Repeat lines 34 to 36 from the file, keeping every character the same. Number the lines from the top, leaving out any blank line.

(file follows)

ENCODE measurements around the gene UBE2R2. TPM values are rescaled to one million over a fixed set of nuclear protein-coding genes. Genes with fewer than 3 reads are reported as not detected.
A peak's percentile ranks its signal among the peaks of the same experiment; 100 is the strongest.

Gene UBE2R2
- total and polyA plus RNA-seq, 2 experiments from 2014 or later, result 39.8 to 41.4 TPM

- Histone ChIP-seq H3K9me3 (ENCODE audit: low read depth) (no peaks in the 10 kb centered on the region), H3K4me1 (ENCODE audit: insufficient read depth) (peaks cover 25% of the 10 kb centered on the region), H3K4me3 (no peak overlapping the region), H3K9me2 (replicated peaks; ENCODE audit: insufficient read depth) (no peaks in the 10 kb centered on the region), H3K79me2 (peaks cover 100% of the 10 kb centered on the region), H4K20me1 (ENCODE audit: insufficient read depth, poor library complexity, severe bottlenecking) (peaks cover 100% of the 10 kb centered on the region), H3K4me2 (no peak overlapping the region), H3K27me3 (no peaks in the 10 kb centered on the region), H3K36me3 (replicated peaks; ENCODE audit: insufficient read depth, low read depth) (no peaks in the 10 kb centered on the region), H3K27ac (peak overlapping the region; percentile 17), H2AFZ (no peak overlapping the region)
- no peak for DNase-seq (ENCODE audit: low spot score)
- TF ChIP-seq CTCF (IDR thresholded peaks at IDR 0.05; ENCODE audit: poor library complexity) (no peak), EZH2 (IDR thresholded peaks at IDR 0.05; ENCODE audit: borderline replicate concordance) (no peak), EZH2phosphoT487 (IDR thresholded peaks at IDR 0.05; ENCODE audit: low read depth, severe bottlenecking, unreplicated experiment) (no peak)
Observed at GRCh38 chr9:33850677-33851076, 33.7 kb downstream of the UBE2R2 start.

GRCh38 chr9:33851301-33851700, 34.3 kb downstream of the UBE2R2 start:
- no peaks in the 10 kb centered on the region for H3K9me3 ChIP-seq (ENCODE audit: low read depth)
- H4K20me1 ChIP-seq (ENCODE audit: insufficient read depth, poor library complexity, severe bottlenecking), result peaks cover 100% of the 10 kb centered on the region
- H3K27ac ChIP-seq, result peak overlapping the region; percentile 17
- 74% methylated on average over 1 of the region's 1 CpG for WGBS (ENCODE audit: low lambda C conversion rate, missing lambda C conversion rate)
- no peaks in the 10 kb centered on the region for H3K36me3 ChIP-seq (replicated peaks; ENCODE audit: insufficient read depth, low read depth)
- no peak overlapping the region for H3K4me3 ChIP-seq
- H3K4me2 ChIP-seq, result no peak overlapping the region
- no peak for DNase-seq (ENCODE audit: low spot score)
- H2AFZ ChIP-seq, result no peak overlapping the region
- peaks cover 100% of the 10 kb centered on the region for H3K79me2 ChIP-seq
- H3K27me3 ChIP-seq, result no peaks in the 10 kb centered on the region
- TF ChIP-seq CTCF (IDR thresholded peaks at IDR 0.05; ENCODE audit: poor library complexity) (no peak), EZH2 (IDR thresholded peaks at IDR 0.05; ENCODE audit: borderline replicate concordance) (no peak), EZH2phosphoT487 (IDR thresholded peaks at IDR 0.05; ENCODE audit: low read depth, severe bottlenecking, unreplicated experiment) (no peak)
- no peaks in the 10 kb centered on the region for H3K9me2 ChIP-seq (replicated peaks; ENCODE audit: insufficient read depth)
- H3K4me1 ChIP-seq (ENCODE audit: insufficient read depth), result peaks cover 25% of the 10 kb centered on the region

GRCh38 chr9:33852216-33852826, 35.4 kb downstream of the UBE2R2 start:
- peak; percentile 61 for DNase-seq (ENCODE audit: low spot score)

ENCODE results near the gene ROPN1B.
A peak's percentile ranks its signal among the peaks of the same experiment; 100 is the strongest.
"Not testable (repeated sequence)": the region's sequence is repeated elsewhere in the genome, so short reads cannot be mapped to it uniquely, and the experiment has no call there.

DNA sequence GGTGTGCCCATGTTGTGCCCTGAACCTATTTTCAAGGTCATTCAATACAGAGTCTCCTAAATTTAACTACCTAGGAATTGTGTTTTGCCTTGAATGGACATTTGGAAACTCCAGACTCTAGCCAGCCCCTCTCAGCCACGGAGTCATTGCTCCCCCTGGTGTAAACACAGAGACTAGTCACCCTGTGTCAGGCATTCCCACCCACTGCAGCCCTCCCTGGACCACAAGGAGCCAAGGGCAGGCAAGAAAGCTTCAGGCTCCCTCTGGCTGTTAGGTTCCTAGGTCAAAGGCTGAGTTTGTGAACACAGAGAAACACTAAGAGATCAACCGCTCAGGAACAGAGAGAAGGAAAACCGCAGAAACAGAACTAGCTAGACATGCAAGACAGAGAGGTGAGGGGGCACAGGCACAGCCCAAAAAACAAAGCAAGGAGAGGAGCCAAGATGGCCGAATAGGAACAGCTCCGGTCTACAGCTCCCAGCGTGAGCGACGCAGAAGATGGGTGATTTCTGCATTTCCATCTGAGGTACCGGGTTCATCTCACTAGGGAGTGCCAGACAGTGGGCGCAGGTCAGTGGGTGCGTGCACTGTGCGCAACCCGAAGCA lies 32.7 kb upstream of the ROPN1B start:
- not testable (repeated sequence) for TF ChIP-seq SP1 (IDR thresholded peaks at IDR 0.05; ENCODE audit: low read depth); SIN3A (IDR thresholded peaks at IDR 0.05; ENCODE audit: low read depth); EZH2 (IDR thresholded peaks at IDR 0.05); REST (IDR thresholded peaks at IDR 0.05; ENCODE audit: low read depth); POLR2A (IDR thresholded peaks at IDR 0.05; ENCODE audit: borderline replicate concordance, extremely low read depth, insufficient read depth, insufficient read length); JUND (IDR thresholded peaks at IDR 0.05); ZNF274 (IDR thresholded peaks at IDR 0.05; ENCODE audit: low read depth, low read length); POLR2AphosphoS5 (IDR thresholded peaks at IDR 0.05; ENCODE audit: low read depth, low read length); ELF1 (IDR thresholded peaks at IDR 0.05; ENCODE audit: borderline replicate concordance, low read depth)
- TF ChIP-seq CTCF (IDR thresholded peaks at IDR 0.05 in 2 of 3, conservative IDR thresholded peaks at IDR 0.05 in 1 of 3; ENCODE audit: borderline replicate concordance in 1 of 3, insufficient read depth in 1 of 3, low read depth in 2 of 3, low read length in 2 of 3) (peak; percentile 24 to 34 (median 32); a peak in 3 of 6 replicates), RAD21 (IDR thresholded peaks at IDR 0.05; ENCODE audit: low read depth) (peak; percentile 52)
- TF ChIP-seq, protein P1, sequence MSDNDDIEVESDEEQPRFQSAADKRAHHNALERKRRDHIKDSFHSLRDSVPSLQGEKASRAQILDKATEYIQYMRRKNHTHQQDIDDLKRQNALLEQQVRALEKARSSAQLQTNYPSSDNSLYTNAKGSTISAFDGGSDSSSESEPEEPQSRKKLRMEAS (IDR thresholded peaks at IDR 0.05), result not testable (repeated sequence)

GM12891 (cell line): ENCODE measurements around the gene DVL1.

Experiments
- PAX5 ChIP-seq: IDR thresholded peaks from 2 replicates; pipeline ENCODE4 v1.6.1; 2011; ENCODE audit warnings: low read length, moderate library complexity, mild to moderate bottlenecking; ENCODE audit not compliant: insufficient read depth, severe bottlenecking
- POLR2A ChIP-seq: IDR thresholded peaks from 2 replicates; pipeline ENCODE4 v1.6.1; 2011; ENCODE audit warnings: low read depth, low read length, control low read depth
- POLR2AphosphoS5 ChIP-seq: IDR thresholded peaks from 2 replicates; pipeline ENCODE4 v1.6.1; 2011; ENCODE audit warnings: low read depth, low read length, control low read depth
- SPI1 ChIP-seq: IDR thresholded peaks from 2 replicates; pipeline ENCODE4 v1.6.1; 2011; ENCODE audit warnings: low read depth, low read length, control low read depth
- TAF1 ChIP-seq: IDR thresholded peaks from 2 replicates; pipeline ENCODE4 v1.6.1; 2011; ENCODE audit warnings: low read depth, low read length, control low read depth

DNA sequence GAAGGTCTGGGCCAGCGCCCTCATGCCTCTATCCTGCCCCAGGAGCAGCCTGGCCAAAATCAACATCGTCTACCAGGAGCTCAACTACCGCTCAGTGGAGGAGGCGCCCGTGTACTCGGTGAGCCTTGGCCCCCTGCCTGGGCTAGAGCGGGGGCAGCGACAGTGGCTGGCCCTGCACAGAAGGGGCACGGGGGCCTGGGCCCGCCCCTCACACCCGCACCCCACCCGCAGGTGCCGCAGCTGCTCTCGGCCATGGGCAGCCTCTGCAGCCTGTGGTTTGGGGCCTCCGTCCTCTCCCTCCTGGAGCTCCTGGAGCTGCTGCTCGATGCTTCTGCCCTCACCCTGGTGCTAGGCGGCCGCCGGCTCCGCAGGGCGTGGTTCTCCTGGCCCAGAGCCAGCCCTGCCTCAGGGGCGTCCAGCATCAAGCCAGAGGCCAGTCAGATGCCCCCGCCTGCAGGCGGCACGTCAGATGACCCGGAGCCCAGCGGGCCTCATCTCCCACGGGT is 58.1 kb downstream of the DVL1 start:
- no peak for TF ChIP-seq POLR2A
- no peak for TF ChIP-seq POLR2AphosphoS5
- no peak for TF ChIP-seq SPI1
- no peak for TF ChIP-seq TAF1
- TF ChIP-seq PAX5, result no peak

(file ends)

Experiments
- PAX5 ChIP-seq: IDR thresholded peaks from 2 replicates; pipeline ENCODE4 v1.6.1; 2011; ENCODE audit warnings: low read length, moderate library complexity, mild to moderate bottlenecking; ENCODE audit not compliant: insufficient read depth, severe bottlenecking
- POLR2A ChIP-seq: IDR thresholded peaks from 2 replicates; pipeline ENCODE4 v1.6.1; 2011; ENCODE audit warnings: low read depth, low read length, control low read depth